Pella County, Greece Genealogy

From FamilySearch Wiki
Revision as of 22:20, 21 May 2017 by Hanna5974 (talk | contribs) (Created page with "{{Greece-sidebar}} {{breadcrumb | link1= Greece Genealogy | link2= | link3= | link4= | link5= {{PAGENAME}} }} ==Geography== Pella (Greek: Περιφερειακή ενό...")
(diff) ← Older revision | Latest revision (diff) | Newer revision → (diff)
Jump to navigation Jump to search
Greece Wiki Topics
Flag of Greece.png
Beginning Research
Record Types
Greece Background
Local Research Resources
Pella County, Greece Genealogy

Geography[edit | edit source]

Pella (Greek: Περιφερειακή ενότητα Πέλλας) is one of the regional units of Greece, in the geographic region of Macedonia. It is part of the Region of Central Macedonia. In antiquity, the area around the modern Pella regional unit was part of the ancient greek Kingdom of Macedon. It later became part of the Roman Empire and later the Byzantine and the Ottoman Empires. Following approximately 500 years of Ottoman rule, it rejoined Greece in 1913, following the Balkan Wars. Pella (regional unit), Wikipedia

Municipalities[edit | edit source]

Most of the research you do will be at the municipality level, by contacting the Mayor's Office of the municipality.

New municipality Old municipalities
2. Almopia Aridaia
Exaplatanos
1. Edessa Edessa
Vegoritida
3. Pella Pella
Giannitsa
Krya Vrysi
Kyrros
Megas Alexandros
4. Skydra Skydra
Meniida

Pellas municipalities.png

Villages[edit | edit source]

Municipal Archives[edit | edit source]

Quite comprehensive records for your family, perhaps for several generations, are kept by the mayor's office of each municipality. Civil registers of birth, marriage, and death since 1925 are kept there. In addition, an important record, unique to Greece, the Dimologion is similar to a "family group record". Census records, contracts, and other records can be found.

Information About Important Records in Municipality Archives[edit | edit source]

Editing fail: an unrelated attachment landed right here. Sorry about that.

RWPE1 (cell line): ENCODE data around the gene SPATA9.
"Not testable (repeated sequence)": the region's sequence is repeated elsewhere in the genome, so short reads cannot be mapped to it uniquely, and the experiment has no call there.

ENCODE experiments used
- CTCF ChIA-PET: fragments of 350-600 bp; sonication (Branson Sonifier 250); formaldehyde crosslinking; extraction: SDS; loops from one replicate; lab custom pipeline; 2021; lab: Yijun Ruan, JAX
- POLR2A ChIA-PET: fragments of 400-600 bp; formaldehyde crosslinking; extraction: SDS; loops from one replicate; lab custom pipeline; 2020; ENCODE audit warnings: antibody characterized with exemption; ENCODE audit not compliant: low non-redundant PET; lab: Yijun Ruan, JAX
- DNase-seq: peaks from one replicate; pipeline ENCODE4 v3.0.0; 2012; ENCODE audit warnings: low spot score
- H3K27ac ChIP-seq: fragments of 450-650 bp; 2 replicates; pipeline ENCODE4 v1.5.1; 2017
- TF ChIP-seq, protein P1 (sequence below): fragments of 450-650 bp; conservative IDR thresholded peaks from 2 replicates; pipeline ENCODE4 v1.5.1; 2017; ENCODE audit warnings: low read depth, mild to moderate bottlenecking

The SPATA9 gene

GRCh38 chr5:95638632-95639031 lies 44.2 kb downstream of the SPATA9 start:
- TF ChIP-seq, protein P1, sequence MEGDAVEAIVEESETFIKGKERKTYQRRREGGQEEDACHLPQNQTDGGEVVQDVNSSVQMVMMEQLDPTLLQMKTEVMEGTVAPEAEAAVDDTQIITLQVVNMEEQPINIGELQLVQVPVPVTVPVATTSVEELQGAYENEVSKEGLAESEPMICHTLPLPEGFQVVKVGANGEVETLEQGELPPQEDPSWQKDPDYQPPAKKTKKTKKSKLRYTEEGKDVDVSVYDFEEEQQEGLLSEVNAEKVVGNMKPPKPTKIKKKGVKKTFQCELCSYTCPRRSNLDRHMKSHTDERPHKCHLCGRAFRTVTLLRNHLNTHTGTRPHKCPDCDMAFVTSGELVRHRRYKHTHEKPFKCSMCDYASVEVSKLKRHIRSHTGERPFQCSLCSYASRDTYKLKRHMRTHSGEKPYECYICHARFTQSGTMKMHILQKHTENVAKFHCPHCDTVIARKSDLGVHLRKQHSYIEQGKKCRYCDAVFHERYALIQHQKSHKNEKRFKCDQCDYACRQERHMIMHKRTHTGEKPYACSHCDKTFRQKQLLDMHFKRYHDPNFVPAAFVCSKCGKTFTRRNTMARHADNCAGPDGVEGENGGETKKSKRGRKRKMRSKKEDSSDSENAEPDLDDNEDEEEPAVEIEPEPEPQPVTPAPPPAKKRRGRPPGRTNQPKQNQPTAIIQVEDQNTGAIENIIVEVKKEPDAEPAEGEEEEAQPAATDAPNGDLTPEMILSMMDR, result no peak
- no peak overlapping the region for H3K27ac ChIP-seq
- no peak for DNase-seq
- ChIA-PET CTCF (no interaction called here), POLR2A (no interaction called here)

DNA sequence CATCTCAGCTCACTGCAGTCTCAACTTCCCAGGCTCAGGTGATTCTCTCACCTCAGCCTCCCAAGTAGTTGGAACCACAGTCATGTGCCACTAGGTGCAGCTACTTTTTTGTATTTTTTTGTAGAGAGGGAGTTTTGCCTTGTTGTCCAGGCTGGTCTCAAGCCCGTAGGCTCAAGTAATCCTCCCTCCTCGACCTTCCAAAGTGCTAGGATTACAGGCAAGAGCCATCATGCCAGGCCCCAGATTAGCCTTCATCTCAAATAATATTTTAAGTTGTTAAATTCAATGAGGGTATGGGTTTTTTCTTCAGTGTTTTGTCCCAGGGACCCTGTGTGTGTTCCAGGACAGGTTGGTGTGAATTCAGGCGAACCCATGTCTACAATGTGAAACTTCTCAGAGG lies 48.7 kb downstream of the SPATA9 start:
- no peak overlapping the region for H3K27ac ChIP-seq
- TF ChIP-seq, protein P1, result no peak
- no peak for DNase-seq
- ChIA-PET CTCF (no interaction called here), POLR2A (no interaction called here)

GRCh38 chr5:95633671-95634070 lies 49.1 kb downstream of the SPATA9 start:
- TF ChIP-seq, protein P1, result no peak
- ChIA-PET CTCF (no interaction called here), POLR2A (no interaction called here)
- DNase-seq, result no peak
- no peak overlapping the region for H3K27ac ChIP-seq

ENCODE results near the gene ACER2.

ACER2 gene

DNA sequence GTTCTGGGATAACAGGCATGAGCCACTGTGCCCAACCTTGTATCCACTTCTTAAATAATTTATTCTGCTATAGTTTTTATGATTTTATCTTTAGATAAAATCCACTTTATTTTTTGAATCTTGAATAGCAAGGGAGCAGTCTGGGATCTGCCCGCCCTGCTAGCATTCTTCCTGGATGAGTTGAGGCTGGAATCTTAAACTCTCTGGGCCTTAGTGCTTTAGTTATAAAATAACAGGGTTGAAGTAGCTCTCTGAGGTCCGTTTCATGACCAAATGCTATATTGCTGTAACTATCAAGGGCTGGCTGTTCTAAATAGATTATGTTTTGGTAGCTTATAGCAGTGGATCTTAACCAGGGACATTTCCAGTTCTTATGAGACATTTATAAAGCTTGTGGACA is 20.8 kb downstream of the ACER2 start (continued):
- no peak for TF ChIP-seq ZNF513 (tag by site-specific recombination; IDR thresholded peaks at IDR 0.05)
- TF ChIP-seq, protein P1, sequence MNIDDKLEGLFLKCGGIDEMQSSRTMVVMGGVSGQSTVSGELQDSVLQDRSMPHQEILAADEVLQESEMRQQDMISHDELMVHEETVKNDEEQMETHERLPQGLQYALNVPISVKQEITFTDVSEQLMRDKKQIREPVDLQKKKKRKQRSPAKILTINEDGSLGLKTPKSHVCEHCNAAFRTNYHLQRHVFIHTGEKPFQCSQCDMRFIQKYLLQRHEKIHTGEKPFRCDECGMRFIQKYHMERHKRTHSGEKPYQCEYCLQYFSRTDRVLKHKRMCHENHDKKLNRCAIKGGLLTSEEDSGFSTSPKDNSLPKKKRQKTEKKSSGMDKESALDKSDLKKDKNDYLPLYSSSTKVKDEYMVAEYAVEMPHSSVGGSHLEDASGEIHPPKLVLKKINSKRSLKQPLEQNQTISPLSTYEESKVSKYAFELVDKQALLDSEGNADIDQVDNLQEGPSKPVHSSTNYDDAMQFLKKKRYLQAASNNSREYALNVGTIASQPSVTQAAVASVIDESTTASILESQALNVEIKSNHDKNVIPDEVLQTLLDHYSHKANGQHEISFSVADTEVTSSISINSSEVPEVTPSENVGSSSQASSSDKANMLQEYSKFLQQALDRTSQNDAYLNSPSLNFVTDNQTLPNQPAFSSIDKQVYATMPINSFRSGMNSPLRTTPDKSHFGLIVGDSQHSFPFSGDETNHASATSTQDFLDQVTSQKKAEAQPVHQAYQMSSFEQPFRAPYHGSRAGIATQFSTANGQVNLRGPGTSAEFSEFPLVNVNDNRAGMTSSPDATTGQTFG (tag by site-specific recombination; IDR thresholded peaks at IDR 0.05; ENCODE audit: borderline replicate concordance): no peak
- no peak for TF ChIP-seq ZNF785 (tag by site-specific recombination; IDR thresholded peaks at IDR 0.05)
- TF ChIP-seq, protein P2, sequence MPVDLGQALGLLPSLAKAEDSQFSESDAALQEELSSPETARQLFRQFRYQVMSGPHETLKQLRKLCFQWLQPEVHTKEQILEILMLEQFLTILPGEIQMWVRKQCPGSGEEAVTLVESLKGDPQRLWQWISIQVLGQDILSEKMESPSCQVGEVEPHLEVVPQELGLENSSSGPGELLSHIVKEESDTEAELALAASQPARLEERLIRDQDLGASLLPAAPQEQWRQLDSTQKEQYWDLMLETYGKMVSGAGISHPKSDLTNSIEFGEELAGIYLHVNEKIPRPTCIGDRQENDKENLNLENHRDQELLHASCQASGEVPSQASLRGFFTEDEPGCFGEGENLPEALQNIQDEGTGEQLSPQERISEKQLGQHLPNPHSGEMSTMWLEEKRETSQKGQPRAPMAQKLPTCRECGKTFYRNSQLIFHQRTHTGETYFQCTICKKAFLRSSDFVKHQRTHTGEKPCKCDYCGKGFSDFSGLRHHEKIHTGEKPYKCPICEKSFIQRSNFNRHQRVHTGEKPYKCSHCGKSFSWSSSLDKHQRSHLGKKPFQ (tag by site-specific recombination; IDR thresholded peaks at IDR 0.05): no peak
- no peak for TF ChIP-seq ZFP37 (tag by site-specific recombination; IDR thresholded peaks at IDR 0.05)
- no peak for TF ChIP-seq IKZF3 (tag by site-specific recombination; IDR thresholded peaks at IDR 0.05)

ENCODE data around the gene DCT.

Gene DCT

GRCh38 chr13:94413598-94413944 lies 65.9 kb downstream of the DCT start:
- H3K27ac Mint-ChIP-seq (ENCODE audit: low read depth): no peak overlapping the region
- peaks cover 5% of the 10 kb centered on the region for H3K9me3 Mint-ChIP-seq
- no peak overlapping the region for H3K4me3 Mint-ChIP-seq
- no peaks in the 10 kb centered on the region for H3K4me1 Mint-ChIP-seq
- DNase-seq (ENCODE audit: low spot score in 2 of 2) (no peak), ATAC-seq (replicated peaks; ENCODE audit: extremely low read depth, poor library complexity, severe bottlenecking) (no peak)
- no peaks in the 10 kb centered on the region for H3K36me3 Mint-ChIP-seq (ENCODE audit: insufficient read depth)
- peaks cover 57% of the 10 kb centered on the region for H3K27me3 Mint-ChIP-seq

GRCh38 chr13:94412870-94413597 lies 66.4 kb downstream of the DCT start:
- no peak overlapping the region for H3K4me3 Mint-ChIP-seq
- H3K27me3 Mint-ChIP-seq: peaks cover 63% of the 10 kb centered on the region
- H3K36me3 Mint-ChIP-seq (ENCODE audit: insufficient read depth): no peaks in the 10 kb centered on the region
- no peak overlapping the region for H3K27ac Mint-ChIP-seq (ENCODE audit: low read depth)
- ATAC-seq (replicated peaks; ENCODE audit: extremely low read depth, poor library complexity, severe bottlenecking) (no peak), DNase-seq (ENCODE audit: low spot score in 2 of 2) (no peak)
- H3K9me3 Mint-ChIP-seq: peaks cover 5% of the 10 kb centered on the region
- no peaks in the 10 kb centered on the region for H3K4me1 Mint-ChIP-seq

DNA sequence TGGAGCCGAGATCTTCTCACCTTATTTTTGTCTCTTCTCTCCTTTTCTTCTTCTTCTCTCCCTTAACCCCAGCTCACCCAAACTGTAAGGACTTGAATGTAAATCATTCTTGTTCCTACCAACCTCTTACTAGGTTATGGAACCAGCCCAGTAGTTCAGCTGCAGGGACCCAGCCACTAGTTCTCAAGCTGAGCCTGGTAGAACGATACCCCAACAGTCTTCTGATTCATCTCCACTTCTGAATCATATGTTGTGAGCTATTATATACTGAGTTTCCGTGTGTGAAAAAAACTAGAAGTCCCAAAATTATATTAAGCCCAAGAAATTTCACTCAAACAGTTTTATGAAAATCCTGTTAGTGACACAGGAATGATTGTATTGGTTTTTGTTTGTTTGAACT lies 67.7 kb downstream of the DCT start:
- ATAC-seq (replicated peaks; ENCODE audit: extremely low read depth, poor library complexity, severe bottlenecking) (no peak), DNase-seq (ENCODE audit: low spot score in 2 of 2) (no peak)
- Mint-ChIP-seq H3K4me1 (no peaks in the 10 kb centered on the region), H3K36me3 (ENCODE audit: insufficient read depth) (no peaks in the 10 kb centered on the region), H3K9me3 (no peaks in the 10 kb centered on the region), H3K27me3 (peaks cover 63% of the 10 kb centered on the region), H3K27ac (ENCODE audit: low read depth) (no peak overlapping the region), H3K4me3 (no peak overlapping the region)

Click on the links for an explanation on the types of records you will look for at the municipality level.

Writing to Municipal Archives[edit | edit source]

Greek National Archives and Historical Archives of Macedonia[edit | edit source]

  • The Greek National Archives (GAK or GSA) has a central office in Athens, and local offices throughout Greece. These offices have copies of Male Registers, Town (Resident) Registers, School Records, and other documents of interest to family historians. Civil registers are not preserved in the Central Service (CS). Some records are online. Others are not online, but the staff will search them for you upon request.


Central Service
Γενικά Αρχεία του Κράτους (ΓΑΚ)
Δάφνης 61, Τ.Κ.
154 52, Ψυχικό.
Greece

Phone:+30 210-6782200
FAX:+30 210-6782215
E-mail:archives@gak.gr

Archives for Thessaloniki[edit | edit source]

Historical Archives of Macedonia
Address: Al. Papanastasiou 21
P.O. 18001
546 39 Thessaloniki
Greece

Tel. 2310 855255
Fax: 2310 868186


Writing to the Greek National Archives (GAK) or the Historical Archives of Macedonia[edit | edit source]

Again, not all records will be online. You can write and request searches for records. Instructions, form letters, and their translations are found here.

Greek Orthodox Church Records[edit | edit source]

Important Church Records[edit | edit source]

  • Book of Births: date of birth, place of birth, gender, name, surname, father’s name, date of baptism, godfather and priest, notes
  • Book of Marriages: date of marriage, groom’s name, groom’s age, groom’s father’s name, groom’s mother’s name, bride’s name, bride’s age, bride’s father’s name, bride’s mother’s name, priest, place of birth, notes
  • Book of Deaths: date of death, name of the deceased, father’s name, age, notes

Writing to a Diocese[edit | edit source]

Records may be either at the diocese archives or still at the local parish church. Usually only the most recent records are still at the parish.

Information on addressing the letter, enclosing money, and a form letter in Greek, with its English translation are found in this .pdf:

How to Read the Records[edit | edit source]

You do not have to be fluent in Greek to read and understand these records! Only a few vocabulary words are involved. True, the alphabet is different. But you learned one alphabet, and you can learn another alphabet!